The Edmond Sun


July 10, 2012

Fielder gets Derby win, while Cano whiffs

KANSAS CITY — The boos and chants rained down on Robinson Cano long before he stepped to the plate, making it immediately clear he would be playing the role of villain on this warm and muggy Monday night at Kauffman Stadium.

He is a Yankee, after all. But to Royals fans, it was personal.

Cano did not win the Home Run Derby — Detroit’s Prince Fielder did, topping Toronto’s Jose Bautista in the final round — and he didn’t even come close. But his at-bat, which lasted 10 agonizing or glorious minutes, depending on your allegiance, turned out to be the most captivating sequence of the entire night.

When Cano popped up, lined out or had a near-homer bounce off the outfield wall, the crowd of 40,351 did not just cheer — they roared. Roared. Like Bo Jackson had just launched a moon shot, or Zack Greinke had just completed a one-hit shutout. In between, they serenaded Cano with boos and “Billy Butler” chants, just to remind him of the man he slighted.

Not that it bothered Cano too much.

“No, no, we get booed everywhere we go,” Cano said with a laugh.

“We just played in Boston. Boston is even worse.”

But unlike those trips to Boston, where the booing is a byproduct of a long history of a bitter rivalry, Cano brought this round of vitriol on himself. Cano, captain of the American League’s Derby squad, initially said he’d like to include a Royal on his team, and Butler seemed like the obvious choice.

But then, as Cano explains it, he called Albert Pujols to see if he would participate. Pujols declined since he wasn’t playing in the game, and instead suggested his Angels teammate, Mark Trumbo.

Cano followed the advice of his fellow Dominican, and ended up picking Trumbo for the fourth and final spot on the AL’s Derby team, effectively leaving Butler out in the cold.

And Royals fans, it seems, have long memories. Even Butler, who appreciated the support, was taken aback by the extent to which Cano was chastised.

During batting practice, a plane carried a banner over the park that read “Congrats Billy! You Blew it Cano!”

“I thought that was a little over the top,” Butler said. “Maybe some people feel they have the right to be mad, but that’s not me.

“It’s good to hear people chanting your name,” Butler continued, “but I like Robby. So there’s nothing going on there.”

Royals fans weren’t as forgiving. Their booing was so vociferous, so intense, that after hitting into five straight outs to start the at-bat, he stepped out of the batter’s box to compose himself. He received a quick pep talk from Boston’s David Ortiz and Seattle’s Felix Hernandez, and stepped in again, determined to get on the board.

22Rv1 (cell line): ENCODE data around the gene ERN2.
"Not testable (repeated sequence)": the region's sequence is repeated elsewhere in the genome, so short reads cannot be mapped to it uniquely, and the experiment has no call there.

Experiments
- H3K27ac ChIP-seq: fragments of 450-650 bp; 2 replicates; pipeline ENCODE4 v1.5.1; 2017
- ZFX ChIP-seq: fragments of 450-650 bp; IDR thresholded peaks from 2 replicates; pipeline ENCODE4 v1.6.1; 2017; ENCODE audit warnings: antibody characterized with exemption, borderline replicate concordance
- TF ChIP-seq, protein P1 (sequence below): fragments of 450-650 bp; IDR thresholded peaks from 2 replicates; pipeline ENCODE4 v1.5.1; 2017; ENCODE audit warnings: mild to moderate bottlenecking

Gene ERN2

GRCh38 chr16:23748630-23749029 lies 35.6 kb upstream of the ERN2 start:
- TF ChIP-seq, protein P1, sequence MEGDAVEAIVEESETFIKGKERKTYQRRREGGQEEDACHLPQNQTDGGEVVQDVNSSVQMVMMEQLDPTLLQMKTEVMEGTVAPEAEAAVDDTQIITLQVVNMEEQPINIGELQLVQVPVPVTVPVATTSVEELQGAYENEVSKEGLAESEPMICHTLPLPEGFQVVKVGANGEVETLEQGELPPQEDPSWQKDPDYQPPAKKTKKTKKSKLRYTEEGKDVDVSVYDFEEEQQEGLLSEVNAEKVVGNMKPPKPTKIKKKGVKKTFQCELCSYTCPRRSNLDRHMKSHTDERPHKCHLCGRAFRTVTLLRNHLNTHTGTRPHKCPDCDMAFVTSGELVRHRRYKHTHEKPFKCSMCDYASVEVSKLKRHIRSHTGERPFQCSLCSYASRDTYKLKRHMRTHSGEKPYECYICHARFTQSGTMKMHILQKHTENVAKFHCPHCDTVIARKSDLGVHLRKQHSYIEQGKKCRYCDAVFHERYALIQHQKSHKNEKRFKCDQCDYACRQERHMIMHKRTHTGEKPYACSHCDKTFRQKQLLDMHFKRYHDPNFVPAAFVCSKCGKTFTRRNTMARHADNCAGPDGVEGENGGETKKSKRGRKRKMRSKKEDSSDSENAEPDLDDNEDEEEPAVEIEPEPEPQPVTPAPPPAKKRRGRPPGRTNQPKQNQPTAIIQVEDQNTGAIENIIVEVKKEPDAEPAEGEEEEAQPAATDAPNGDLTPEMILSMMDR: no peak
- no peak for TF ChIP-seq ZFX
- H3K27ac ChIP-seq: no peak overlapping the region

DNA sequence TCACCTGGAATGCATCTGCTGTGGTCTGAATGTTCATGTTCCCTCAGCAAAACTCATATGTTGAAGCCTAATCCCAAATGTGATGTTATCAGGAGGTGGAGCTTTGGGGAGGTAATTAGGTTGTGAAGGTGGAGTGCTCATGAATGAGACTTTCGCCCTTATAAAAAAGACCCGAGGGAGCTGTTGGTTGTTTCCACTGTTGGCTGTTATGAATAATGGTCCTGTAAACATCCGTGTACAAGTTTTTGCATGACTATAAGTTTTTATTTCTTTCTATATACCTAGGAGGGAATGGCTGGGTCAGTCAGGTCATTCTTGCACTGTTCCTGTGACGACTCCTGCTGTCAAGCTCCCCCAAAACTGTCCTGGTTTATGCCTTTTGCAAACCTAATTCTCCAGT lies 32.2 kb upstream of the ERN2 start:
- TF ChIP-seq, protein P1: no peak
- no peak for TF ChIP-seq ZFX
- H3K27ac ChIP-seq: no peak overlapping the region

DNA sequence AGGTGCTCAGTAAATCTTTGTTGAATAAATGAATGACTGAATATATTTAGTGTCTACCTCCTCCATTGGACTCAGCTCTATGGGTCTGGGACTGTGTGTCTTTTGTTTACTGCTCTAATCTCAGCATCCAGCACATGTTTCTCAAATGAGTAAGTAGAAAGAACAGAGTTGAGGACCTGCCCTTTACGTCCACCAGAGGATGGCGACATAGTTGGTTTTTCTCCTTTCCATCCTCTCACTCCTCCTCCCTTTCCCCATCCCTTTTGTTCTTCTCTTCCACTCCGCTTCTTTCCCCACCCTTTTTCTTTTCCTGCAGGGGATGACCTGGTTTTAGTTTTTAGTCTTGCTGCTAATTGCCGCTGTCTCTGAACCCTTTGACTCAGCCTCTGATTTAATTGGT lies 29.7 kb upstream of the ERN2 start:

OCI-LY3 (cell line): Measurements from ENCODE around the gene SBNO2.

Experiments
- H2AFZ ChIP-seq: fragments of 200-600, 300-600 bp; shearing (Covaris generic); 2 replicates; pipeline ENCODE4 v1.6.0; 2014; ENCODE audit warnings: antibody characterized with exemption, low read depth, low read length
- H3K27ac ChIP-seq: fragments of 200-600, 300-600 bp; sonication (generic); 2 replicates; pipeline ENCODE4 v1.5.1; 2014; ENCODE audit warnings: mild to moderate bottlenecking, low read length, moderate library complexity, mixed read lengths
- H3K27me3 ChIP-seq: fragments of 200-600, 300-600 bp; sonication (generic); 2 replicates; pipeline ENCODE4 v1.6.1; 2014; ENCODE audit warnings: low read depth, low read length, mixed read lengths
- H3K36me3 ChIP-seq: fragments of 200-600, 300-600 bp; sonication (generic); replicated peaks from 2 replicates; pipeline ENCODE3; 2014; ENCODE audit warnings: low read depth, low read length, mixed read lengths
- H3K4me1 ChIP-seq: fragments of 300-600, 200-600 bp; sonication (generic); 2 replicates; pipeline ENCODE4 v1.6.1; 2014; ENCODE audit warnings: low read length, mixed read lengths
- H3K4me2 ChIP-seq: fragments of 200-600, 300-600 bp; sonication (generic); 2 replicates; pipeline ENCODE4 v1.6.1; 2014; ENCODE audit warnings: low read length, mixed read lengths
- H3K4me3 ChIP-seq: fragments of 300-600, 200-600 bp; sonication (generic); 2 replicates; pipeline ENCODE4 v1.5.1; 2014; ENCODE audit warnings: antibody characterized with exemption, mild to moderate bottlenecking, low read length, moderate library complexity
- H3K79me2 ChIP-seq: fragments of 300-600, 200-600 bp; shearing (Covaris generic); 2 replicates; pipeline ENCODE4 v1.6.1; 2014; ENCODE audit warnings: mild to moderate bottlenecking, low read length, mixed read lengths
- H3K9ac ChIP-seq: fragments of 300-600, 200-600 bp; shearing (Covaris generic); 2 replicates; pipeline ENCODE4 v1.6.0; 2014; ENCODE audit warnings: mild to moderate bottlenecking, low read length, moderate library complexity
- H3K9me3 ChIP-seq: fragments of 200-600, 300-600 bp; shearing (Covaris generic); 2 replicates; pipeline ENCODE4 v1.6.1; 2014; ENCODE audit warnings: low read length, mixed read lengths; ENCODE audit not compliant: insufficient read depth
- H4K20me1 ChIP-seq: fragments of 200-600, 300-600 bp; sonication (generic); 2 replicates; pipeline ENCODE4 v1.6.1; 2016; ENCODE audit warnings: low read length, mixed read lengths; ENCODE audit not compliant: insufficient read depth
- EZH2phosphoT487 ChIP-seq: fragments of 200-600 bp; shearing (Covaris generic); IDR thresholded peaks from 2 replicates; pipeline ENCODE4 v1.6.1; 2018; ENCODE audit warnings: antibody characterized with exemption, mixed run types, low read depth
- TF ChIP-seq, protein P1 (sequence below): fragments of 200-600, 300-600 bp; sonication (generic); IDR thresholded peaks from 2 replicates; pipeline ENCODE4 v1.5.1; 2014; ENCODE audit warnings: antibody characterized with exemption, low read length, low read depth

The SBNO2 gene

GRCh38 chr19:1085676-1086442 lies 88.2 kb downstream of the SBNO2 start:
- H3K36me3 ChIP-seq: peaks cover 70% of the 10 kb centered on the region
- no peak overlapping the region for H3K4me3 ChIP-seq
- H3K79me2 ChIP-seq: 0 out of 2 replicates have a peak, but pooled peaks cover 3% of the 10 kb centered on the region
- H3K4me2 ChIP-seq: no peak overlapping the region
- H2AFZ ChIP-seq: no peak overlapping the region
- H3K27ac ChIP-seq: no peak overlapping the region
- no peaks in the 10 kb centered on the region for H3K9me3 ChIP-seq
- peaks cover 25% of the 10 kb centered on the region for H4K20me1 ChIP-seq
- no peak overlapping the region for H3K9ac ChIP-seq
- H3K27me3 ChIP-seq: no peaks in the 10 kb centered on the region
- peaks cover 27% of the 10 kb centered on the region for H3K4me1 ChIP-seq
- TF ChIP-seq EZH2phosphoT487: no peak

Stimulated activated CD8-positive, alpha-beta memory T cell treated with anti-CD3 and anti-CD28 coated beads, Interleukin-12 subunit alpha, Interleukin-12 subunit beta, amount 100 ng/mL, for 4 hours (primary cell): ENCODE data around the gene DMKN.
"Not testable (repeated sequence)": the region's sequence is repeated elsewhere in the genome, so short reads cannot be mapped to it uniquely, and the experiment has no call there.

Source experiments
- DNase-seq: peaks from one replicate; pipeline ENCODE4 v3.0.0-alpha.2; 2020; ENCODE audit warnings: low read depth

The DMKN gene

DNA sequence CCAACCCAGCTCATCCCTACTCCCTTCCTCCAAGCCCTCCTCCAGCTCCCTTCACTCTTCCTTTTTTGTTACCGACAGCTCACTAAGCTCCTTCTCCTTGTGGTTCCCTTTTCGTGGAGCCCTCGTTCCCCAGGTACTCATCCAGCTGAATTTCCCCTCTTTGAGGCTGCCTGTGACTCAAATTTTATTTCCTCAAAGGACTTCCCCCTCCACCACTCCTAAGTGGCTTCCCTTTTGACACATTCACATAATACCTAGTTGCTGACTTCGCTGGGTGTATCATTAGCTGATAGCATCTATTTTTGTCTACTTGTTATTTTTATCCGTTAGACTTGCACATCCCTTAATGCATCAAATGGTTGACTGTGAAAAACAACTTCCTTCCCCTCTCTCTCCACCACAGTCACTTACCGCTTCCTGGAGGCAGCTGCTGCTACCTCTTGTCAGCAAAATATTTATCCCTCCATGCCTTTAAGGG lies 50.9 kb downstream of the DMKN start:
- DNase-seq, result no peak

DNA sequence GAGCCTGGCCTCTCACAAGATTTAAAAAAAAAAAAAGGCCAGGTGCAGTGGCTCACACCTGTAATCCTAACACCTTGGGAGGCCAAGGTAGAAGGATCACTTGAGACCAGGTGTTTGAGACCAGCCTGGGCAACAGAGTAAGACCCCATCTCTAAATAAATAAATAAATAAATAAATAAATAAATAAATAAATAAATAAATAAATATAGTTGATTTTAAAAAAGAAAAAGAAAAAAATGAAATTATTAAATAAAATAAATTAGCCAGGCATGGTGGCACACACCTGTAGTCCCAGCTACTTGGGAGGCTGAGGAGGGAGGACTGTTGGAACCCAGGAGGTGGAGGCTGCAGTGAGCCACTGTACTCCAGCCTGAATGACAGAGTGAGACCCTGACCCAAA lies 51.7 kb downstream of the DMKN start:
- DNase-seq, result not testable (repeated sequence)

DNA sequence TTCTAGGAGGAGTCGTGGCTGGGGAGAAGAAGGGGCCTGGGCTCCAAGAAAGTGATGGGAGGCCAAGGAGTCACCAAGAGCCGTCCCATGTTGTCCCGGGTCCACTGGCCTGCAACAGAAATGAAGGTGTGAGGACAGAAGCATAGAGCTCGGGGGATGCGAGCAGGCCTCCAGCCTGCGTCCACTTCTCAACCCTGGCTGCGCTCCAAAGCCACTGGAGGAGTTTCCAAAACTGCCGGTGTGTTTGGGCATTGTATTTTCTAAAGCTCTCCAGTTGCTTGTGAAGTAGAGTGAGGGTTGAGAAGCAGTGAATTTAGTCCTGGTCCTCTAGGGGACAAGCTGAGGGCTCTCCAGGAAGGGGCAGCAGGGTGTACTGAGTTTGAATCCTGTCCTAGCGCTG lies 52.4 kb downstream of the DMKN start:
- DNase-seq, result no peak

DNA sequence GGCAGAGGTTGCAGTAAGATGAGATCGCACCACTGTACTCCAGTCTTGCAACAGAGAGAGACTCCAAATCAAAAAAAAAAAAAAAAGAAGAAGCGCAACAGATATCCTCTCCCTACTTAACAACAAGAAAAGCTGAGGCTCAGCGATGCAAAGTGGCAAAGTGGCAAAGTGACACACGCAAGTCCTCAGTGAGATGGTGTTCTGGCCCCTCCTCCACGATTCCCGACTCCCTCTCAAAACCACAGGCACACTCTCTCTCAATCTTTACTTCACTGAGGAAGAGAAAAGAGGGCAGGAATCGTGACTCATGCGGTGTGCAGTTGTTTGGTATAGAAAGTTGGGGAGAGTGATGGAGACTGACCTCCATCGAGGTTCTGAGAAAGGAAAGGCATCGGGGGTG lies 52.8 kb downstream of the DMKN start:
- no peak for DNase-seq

No go. Cano popped up to center, hit a ball of the wall in center, and popped up again.

At that point, Curtis Granderson and CC Sabathia, Cano’s New York teammates, interceded. They walked to the mound to talk to the pitcher and give Cano another break.

It didn’t help. He quickly lined out, and with Cano on the ropes — he had only one out left and still had yet to hit a home run — the fans rose to their feet and cheered louder, like Joakim Soria was on the mound with two outs, two strikes and a two-run lead.

You can guess what happened next. Cano lined out, becoming the first player to go homerless at the derby since Detroit’s Brandon Inge in 2009.

Despite it all, Cano was quite gracious; he walked back to his AL teammates, giving man-hugs with a knowing grin of what just happened. He quickly tweeted:

“I can’t believe I have so many fans in KC lol smh can’t win them all *kanye shrug*”

Cano also blamed some of his performance on a busy schedule and lack of sleep.

“I landed (here) at 5 in the morning, we’ve played four games in the last three days,” Cano said. “I was a little bit tired. But that’s no excuse.”

Cano, however, was ultimately vindicated by the performances of the three players he picked. Fielder beat Bautista in the final round 12-7, and Trumbo reached the semifinals by hitting seven home runs in the first round, one of them a moon shot that landed on top of the Royals Hall of Fame.

“The fact is we had two American League guys going at it for the Home Run title at the end,” Butler said. “The bottom line is that everyone who was in it for the American League was deserving. They put on a show.”

But on a night that featured a plethora of oohs, ahhs and home runs, nothing was more entertaining than Cano’s at-bat against, essentially, an entire stadium.

Royals fans came to Kauffman Stadium on Monday night to see a spectacle; instead, they were a part of one.

“I wasn’t surprised,” Cano said of the performance by Royals fans. “I respect it.”

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